The Doom Seeker – Issue 2
Issue 2 of The Doom Seeker came out a couple of weeks ago, so most likely nothing I have to say will be anything fantastically new or timely. But, the purview of this blog is to cover all Warhammer that I come across, so here we go.
With most webzines it is around issue 2 that you can start to get a feel for where it is headed. Issue 1 is always the introduction. The staff are so full of ideas and energy and that translates into the issue. Issue 2 is where some of the shine has worn off, and everyone involved has discovered that the hard work just starts all over again. Conversely, issue 3 is about where half the contributors jump ship.
So how is the Doom Seeker looking?
Honestly, from the outset, it is looking very unfocused. Where the first issue had a definite flavour and audience, this issue seems a lot more general. Which is disappointing. The internet at large provides the ‘general’ Warhammer vibe, while the webzines allow a more succinct look at a specific area. So in regards to the overall content of the issue it is very disappointing.
This isn’t helped by the fact that the Doom Seeker never really seems to say who exactly this is targeted at. I wasn’t sure if the first issue was directed at Slayer armies, Storm of Chaos armies as a whole, or Mercenaries. This issue just adds to my confusion.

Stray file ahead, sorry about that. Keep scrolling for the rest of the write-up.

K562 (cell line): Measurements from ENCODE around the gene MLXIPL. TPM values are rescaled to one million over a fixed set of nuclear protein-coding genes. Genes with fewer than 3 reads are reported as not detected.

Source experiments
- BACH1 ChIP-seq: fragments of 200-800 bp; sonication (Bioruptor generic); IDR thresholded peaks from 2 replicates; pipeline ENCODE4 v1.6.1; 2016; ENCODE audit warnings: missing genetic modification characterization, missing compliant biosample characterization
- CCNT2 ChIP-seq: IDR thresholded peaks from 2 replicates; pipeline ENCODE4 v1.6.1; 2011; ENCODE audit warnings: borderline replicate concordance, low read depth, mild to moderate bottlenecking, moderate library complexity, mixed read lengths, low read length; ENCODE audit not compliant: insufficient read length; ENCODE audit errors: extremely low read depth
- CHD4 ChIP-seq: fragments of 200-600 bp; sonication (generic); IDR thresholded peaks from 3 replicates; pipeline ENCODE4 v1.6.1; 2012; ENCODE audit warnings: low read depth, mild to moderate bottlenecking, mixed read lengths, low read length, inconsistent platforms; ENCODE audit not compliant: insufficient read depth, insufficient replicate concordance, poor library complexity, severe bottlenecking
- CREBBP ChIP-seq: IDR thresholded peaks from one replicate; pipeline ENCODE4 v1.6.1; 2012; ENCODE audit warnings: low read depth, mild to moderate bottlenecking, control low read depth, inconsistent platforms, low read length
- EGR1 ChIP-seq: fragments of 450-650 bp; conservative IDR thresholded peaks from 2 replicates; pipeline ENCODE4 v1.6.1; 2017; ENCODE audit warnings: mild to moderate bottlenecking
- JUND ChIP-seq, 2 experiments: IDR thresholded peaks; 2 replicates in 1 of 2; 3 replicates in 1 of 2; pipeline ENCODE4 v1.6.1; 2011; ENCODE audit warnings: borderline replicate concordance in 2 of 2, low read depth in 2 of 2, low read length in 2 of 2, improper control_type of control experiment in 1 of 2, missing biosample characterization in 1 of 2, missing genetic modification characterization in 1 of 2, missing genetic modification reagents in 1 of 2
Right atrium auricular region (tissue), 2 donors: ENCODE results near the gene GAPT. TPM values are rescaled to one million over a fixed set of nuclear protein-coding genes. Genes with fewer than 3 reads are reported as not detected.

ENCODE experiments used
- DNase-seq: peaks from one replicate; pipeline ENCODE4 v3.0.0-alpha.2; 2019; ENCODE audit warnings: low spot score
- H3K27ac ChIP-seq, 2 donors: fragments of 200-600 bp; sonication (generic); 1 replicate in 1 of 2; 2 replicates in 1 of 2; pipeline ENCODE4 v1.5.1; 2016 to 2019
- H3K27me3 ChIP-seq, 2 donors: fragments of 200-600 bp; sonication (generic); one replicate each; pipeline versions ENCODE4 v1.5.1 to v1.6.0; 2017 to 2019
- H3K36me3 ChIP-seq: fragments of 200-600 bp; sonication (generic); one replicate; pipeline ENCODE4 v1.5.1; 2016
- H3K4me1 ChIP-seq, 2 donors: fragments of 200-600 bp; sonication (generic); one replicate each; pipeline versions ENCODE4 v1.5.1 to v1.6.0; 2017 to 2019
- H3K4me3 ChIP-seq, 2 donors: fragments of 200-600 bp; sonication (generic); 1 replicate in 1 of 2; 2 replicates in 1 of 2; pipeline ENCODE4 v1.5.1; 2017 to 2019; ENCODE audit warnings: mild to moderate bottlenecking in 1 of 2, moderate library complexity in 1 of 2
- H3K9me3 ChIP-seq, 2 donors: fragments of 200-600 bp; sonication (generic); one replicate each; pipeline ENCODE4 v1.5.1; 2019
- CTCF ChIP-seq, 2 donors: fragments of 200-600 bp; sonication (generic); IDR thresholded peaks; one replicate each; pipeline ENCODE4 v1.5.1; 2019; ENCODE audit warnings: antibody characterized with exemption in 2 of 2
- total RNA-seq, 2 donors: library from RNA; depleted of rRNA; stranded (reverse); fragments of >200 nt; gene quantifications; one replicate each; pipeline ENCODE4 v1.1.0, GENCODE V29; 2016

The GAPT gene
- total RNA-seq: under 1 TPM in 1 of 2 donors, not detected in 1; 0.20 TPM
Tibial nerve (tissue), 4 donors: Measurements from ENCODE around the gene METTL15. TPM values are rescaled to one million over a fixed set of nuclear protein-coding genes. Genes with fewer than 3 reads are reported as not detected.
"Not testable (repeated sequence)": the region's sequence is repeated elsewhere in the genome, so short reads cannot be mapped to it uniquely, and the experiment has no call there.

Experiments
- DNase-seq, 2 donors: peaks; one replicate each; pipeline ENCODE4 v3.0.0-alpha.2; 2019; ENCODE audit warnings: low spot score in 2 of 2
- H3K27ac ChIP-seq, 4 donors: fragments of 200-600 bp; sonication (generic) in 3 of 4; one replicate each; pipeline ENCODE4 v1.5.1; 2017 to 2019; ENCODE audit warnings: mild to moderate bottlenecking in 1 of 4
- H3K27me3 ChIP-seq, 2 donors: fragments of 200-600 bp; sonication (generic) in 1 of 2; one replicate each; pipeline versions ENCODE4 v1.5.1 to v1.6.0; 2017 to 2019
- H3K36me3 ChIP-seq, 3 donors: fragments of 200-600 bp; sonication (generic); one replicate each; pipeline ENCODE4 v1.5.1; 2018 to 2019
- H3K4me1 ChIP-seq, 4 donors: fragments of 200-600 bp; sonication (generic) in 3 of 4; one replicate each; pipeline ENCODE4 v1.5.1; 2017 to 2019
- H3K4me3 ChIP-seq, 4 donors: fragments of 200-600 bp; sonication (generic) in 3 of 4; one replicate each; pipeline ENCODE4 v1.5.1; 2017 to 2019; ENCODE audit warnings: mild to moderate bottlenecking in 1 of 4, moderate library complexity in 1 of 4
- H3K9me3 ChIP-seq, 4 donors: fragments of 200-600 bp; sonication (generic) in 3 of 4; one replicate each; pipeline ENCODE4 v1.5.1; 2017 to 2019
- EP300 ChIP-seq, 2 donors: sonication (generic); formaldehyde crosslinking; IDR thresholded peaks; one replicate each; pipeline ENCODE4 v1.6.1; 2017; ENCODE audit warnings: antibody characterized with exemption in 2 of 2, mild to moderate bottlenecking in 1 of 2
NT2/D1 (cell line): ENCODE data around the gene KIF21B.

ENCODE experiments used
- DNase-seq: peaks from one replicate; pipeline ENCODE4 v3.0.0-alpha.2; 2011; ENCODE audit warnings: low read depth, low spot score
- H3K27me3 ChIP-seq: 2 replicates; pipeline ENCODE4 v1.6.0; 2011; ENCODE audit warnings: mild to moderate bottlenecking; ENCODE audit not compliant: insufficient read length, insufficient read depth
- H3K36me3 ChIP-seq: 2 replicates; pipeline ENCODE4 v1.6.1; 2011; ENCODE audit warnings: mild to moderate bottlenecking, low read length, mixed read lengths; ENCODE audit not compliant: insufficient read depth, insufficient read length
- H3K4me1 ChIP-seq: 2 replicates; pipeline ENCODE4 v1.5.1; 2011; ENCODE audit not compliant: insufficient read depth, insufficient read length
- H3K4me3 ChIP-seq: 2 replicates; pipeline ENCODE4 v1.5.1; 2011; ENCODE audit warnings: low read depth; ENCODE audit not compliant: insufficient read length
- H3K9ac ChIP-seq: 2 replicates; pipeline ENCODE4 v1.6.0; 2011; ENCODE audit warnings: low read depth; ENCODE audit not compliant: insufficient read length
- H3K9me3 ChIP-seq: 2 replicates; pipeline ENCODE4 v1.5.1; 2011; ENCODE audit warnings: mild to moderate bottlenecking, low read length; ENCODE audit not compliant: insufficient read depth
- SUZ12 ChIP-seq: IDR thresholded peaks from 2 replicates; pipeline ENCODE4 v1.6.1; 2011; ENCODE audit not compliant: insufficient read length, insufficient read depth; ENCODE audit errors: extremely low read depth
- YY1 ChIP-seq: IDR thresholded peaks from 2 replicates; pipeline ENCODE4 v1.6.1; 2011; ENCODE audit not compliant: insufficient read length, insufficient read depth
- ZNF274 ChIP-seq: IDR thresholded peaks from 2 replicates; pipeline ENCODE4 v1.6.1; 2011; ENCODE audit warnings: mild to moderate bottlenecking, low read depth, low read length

Thats not to say the content is bad. The articles are easy to read, if a little bland, and there is a good selection of them. It does, however, have an air of desperation about it. Like many of the articles are not fully formed concepts or just not entirely finished. Which is a shame.
The design has improved from last issue, but only marginally. The clipart is way down, but the use of colour is still off. There are also some very ordinary illustrations. Given the popularity of the Warhammer setting for amateur illustrators it shouldn’t be that hard to pull in some original works. And for the love of all that is sacred, ditch the half page adverts. The digital medium basically demands full page promotions, and it just makes your articles look a lot better.
A special mention goes to the editorial piece, too. It reads like a glorified forum post. And that isn’t a good thing. While the points raised are all valid, the tone it uses is just all wrong. It reads like a thirteen year olds whine, rather than an impassioned call to action.
The overall verdict for this issue isn’t good. Download it if you are a staunch supporter of the Warhammer community, especially the creators of webzines. Otherwise this has nothing of real value to offer the general reader. And that isn’t easy for me to say, but it’s better the creators of the Doom Seeker know the problems now rather than later. This way they can correct this issue now and bring out a better product for us.
At least, that’s the idea.